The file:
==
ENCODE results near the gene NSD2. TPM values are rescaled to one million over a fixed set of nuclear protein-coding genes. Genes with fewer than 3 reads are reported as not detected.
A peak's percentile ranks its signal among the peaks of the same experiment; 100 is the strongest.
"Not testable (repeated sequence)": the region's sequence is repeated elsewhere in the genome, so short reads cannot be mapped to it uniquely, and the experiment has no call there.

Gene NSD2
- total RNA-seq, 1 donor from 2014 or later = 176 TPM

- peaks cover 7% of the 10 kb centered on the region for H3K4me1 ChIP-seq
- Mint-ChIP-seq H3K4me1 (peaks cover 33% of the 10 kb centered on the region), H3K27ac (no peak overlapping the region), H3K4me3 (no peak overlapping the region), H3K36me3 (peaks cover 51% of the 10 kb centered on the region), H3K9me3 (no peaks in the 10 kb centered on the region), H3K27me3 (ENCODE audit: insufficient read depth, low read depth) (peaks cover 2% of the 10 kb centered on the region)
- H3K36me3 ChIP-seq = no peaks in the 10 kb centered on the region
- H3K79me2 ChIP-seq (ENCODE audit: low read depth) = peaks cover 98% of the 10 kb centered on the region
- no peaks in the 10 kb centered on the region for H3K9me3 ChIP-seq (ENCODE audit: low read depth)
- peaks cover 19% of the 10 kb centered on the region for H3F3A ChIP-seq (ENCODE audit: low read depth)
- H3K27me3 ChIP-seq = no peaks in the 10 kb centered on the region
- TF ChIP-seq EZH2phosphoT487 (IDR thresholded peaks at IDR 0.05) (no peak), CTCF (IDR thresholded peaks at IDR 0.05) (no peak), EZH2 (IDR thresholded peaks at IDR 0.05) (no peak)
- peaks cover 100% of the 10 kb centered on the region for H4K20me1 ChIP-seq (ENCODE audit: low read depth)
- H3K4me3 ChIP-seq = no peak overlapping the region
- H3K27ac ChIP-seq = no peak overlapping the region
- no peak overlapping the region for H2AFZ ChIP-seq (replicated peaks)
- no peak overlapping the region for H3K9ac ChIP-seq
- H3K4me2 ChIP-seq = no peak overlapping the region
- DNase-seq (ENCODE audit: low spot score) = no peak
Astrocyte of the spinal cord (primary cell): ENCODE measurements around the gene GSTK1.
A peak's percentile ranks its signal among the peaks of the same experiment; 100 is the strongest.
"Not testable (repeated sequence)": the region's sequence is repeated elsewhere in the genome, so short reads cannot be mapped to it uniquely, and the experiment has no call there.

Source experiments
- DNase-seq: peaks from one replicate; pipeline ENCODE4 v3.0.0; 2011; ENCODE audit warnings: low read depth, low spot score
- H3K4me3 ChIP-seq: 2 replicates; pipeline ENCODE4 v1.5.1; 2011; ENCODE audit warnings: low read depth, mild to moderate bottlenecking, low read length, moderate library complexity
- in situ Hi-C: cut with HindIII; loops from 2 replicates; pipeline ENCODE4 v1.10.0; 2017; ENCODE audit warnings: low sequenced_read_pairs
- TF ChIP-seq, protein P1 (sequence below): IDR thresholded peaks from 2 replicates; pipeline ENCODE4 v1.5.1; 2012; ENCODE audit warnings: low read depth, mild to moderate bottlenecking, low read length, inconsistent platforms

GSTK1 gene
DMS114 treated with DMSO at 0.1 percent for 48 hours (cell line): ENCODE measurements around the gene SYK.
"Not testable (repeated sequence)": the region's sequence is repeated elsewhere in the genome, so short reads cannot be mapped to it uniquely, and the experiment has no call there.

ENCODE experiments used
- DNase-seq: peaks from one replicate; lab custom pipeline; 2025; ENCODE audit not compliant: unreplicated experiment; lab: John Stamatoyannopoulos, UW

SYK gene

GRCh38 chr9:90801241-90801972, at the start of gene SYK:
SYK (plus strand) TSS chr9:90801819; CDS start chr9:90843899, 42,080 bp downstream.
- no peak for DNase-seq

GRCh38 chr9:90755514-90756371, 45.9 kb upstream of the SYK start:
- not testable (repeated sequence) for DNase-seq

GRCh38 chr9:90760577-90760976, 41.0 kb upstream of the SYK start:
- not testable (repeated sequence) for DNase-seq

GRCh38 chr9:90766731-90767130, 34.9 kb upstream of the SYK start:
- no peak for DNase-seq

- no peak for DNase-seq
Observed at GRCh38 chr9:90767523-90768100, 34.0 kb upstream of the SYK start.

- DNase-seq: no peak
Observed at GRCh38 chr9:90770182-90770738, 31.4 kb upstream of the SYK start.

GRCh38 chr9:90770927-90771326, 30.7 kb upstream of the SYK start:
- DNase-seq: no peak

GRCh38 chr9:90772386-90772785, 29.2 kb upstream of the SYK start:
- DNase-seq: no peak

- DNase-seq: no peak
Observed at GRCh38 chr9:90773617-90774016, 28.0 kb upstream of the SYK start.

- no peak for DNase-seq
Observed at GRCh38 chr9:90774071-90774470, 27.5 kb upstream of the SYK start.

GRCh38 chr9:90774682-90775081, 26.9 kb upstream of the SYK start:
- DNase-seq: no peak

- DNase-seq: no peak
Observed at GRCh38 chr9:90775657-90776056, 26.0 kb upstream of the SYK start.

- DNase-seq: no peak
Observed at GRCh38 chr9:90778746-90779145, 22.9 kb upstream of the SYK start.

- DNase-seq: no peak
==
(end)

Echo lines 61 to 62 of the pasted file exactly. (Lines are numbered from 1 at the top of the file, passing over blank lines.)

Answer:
Observed at GRCh38 chr9:90778746-90779145, 22.9 kb upstream of the SYK start.

- DNase-seq: no peak